Saturday, January 12, 2019

SWEETENING THE PILL OF SUSTAINABILITY



Two diametrically opposed political movements signal that politics is in an extremely delicate state  in 2019. 

In France we have had the sometimes violent Gilets Jaunes demonstrations, partly caused by rising fuel prices, and in the UK* we are seeing the beginning of the  Extinction Rebellion  which calls on Government to take action which entails, among other things, a rise in fuel prices.

How do we square this circle? How do we reduce our CO2 emissions without making life harder for those who are struggling to make ends meet as things stand?

The science of global warming is clear, but the politics of dealing with global warming is anything but clear. 

Electoral politics as currently practiced, involves using the media to persuade the maximum number of your natural supporters that they are going to be better off financially over then next four years if they vote for your party.

Electoral politics does not work for the Green Party. 
First, we are substantially excluded from the national media. The amount of column inches and airtime we are granted falls far short of the 2-3% of the vote that we receive during general elections. 
Second, we are not offering voters more money over the next four years. We are just offering them, together with their children and grandchildren, a safer, more sustainable quality of life.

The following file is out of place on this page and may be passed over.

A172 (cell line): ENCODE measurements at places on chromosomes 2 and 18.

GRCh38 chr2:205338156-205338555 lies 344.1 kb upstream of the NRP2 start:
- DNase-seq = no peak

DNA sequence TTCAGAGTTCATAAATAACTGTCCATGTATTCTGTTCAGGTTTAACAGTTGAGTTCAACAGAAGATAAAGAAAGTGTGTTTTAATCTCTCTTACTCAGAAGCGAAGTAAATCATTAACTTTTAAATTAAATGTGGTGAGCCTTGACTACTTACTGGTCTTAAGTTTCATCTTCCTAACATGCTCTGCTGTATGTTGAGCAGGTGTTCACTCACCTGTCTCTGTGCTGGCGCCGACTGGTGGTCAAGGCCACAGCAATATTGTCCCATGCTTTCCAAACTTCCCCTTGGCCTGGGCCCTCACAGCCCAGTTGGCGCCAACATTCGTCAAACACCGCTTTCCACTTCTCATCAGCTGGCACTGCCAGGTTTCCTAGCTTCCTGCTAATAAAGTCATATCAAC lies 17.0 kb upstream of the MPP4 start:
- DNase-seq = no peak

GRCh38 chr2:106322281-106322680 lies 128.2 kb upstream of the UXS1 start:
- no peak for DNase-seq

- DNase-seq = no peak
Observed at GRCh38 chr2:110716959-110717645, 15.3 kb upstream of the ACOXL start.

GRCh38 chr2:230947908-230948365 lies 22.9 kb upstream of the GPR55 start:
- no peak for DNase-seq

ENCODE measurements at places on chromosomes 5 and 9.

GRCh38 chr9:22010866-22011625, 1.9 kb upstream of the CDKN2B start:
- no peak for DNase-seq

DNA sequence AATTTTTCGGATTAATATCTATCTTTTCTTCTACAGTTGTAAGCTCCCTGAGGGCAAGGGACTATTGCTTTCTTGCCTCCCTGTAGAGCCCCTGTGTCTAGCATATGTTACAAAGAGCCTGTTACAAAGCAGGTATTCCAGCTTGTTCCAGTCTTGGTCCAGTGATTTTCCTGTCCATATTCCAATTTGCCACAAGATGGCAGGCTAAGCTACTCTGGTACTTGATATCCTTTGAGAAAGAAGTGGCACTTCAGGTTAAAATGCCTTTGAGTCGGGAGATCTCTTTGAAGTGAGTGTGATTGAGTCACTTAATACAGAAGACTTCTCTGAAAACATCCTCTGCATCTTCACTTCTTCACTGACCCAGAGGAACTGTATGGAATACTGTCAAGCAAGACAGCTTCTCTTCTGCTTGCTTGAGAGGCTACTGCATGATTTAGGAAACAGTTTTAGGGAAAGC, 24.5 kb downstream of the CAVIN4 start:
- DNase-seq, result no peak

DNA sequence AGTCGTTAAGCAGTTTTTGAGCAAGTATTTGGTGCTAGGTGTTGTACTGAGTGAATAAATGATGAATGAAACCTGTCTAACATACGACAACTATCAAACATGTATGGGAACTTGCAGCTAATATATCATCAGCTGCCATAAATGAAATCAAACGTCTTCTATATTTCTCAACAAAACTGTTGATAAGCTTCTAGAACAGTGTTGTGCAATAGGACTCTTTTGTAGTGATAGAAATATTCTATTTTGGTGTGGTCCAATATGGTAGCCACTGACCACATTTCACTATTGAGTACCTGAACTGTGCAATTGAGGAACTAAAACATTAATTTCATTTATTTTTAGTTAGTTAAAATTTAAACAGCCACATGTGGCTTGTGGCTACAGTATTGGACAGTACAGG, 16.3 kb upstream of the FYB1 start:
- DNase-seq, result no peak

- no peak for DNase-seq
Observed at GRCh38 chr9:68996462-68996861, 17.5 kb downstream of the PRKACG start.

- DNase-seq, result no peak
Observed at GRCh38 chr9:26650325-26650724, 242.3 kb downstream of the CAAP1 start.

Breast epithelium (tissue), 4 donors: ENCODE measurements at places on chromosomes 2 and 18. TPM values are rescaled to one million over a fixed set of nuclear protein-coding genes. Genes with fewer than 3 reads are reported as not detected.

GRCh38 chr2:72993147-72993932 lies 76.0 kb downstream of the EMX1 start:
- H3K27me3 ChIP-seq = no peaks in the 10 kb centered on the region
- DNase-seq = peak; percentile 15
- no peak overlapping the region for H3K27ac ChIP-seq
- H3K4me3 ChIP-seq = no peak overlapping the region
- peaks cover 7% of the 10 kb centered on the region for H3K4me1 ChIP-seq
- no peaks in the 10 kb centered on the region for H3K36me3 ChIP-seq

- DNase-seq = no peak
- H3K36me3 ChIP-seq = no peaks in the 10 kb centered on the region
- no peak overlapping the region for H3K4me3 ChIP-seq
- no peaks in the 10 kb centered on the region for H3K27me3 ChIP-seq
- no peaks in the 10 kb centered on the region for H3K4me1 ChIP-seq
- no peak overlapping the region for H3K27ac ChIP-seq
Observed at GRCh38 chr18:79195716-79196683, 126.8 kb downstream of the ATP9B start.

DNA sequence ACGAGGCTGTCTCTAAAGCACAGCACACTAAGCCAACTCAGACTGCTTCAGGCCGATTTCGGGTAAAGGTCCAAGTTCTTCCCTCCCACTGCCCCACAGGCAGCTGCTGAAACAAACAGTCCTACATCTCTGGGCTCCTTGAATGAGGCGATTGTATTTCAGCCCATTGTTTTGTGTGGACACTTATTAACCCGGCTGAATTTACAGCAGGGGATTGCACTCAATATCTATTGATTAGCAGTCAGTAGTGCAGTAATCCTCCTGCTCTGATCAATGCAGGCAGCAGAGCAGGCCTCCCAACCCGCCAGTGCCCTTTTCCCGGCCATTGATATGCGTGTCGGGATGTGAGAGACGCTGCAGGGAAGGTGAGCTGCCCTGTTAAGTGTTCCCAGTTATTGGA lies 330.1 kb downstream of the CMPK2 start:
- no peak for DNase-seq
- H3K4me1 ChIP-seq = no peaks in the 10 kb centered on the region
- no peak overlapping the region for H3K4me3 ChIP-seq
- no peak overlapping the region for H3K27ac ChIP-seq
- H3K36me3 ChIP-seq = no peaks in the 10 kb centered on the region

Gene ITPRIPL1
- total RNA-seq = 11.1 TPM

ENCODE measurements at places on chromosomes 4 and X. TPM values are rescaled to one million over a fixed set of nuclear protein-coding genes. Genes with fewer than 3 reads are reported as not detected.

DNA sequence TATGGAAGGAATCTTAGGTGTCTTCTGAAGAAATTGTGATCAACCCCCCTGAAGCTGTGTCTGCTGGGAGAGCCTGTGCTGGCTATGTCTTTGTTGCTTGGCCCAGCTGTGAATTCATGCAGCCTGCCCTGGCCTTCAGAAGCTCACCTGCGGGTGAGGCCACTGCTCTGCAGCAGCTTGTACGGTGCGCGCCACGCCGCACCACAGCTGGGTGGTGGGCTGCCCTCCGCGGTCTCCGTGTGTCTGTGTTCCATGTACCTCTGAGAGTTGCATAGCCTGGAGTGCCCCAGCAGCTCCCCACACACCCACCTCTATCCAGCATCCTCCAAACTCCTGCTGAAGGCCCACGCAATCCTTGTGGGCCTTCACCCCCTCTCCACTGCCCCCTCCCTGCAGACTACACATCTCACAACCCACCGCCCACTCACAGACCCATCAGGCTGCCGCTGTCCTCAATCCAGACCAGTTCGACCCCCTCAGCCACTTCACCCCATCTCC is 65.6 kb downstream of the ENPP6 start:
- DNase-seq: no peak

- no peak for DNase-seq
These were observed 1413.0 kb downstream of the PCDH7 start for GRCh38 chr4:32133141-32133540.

I have found in past electoral campaigns that most voters are not interested at all in the quality of life that their grandchildren might or might not experience.

So how exactly are we going to persuade people to take an interest in a sustainable future?

The only way I can see is by pump priming. To prime a pump, you have to give it a bit of water first, so that it will actually be able to do its pumping water thing. In political terms, if you want to get people out of their cars and into more efficient forms of (public)  transport, we have to make public transport cheaper than car travel first of all. When they have seen the point, and jumped aboard the cheaper, cleaner, more frequent and more flexible public transport, only then can we start applying the carbon tax. 

Likewise, when peoples' homes are thoroughly insulated through the efforts of the Green New Deal, then we can apply the Carbon Tax to home heating.

When people have experienced the pleasures of a society that is in full employment, through the Green Wage Subsidy, then they will understand the necessity and rightness of the cyclical economy.




* and six other countries

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